Monday AM January 11th, 2009
by: Ed Mayberry, January 11, 2010 4:01:31 am
Americans expecting to have less disposable income in 2010 outnumber those who anticipate an increase almost two-to-one. But about a third expect it will remain about the same. Zogby International's Sam Rogers says the poll didn't ask why people have these perceptions.
"We didn't ask a follow-up about why, but we did ask was a follow-up asking if people planned on making any major purchases over the next year, and we gave them a house, car, major appliance, computer. Fifty per cent of people said they weren't planning on purchasing any of the above. And so what we see is a lack of consumer confidence. If I am in the retail business, it's a little frightening that 50 per cent of Americans don't plan on making a major purchase in the next year."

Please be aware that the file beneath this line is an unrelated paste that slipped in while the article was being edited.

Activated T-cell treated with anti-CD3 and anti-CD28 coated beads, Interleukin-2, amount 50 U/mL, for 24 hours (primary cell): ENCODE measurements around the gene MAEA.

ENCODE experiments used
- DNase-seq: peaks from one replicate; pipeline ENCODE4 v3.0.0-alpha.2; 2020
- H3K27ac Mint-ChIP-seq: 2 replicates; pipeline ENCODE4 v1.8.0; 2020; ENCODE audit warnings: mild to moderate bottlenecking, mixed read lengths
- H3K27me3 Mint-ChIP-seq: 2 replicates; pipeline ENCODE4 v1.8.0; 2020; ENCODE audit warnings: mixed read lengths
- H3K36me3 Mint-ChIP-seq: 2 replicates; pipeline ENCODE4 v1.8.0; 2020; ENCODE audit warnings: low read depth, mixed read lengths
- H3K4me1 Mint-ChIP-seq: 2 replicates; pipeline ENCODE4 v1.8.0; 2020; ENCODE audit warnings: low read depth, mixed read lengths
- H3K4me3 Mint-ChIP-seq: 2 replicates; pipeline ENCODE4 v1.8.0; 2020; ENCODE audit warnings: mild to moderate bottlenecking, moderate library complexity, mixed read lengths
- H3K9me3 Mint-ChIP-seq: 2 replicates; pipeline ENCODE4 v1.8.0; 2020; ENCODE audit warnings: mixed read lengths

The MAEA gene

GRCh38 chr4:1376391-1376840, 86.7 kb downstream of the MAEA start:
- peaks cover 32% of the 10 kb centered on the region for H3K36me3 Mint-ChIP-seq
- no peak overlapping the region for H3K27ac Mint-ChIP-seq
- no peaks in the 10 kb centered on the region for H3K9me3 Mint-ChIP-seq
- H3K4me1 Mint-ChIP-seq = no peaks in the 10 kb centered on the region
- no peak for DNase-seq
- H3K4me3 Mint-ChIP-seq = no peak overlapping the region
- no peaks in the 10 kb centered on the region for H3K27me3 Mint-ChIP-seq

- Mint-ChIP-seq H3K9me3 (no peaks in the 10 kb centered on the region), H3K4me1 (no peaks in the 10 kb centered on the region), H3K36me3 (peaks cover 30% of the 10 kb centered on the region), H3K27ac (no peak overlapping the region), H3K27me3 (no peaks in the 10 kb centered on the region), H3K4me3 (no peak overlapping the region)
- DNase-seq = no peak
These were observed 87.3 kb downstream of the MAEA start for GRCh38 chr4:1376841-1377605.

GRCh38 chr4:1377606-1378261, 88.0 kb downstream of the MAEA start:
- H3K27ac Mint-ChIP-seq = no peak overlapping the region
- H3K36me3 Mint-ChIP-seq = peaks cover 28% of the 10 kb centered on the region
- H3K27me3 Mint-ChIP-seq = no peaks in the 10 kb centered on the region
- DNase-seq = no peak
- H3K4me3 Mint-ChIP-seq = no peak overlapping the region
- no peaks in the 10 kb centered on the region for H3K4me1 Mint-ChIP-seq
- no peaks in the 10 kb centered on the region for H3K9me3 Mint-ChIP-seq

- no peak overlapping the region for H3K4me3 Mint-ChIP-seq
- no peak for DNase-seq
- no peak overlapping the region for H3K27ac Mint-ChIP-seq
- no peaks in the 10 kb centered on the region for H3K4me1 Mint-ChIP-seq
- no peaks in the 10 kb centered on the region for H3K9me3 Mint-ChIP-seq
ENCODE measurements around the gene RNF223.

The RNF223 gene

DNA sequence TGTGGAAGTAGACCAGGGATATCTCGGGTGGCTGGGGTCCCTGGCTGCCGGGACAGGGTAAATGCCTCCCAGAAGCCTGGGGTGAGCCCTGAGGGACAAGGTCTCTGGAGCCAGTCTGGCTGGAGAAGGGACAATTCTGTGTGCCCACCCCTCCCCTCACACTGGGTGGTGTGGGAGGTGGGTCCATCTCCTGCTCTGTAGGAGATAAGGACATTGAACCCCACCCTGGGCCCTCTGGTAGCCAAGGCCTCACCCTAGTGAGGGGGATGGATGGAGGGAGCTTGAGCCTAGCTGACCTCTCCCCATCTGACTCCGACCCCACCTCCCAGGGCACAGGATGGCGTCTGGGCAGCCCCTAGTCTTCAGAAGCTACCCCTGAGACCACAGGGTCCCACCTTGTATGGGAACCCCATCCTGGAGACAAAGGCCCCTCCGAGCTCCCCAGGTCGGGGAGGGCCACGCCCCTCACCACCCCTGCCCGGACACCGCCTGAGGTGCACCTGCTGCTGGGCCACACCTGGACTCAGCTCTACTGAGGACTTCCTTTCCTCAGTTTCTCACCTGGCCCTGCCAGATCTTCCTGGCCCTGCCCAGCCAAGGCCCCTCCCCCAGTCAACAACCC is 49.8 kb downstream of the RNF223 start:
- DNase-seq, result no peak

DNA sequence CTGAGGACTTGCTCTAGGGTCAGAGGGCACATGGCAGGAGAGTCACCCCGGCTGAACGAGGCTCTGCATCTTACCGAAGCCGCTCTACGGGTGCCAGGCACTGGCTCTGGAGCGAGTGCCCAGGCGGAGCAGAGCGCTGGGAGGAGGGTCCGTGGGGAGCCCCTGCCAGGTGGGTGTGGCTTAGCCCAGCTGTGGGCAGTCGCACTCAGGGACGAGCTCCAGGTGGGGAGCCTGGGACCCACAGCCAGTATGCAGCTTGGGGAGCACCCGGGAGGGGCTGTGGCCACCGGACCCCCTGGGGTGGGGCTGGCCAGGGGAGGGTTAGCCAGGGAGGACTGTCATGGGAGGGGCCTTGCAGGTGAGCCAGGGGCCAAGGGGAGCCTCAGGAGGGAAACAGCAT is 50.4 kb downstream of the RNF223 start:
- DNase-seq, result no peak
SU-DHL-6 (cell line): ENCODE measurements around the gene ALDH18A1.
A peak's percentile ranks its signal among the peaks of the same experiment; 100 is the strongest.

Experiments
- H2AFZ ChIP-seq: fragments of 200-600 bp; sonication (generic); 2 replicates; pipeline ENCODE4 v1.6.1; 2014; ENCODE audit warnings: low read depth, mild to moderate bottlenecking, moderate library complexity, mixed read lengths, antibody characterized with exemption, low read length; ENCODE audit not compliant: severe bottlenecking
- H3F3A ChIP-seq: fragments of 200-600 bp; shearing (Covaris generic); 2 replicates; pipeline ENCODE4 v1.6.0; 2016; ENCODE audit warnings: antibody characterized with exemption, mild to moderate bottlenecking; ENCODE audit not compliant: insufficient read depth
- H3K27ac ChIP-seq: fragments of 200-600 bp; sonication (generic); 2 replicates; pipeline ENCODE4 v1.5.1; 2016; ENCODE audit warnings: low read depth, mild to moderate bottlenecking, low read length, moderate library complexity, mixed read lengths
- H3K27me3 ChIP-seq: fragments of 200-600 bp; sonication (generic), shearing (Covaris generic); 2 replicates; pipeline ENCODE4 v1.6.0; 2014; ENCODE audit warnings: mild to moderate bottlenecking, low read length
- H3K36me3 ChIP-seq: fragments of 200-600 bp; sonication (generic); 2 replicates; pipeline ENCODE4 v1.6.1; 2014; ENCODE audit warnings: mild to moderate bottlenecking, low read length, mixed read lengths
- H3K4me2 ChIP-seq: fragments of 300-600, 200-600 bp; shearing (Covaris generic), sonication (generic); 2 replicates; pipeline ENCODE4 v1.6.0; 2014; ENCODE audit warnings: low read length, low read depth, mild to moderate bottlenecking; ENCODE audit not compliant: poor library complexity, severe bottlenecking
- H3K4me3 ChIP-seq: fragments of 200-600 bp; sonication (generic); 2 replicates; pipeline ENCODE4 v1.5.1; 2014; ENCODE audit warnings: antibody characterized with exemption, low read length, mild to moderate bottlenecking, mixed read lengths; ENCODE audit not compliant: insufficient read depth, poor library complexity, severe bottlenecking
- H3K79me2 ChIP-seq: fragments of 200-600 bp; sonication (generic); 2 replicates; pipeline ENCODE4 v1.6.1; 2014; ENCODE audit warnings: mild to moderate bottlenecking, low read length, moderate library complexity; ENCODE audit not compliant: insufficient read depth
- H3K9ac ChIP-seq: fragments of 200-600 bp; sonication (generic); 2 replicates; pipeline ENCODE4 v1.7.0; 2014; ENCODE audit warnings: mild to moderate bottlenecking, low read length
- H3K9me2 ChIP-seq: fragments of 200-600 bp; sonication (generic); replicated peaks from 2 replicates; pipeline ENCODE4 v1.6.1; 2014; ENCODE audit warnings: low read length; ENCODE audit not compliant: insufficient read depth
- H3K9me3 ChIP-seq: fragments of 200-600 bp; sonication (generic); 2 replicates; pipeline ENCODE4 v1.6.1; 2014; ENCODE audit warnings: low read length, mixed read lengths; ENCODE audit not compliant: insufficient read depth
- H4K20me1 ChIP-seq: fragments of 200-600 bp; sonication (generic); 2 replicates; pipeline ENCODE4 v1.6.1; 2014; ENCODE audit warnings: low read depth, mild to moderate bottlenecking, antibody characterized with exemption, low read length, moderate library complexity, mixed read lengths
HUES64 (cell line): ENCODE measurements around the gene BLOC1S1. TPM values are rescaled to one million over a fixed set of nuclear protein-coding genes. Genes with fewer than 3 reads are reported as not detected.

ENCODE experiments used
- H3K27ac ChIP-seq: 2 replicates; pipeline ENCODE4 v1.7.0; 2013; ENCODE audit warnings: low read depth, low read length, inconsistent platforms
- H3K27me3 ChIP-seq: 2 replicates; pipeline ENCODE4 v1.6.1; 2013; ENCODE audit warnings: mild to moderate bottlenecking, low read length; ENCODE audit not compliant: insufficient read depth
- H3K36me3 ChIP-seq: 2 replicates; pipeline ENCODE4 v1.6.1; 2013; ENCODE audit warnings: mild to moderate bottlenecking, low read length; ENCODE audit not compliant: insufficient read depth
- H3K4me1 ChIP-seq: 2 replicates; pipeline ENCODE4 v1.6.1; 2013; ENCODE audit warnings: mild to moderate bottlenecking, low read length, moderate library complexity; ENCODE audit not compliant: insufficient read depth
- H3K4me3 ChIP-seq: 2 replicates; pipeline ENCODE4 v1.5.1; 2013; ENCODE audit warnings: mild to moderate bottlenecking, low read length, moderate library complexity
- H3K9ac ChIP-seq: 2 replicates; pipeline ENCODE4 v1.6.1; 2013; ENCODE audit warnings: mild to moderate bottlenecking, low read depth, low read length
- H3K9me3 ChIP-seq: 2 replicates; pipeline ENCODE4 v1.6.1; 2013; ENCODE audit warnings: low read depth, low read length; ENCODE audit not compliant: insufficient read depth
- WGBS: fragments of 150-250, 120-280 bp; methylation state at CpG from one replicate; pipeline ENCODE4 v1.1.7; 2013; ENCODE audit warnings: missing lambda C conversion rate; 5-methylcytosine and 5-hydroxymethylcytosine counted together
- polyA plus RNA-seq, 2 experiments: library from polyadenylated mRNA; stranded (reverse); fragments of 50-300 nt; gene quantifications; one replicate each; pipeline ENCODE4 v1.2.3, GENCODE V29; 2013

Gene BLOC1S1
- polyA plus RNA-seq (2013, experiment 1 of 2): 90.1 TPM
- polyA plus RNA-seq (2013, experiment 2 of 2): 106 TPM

Expectations for a boost in disposable income vary according to age.
"Expectations for a boost in disposable income were higher among the 18-to-29 group. Thirty per cent said that they expect to have more disposable income next year, compared with 21 per cent in the nation overall. So we do see a little more optimism among younger Americans."
Ed: "Did that optimism vary according to somebody's, you know, economic standing?"
"There was some change in the income level. Those on the lower end of the income scale, less likely to expect to have more disposable income in the future."
About 31 per cent of wealthier Americans are concerned that disposable income will decrease, but Rogers says that may be because their income level has been hit hard, with the highest percentage drop in real estate values and 401(k) accounts.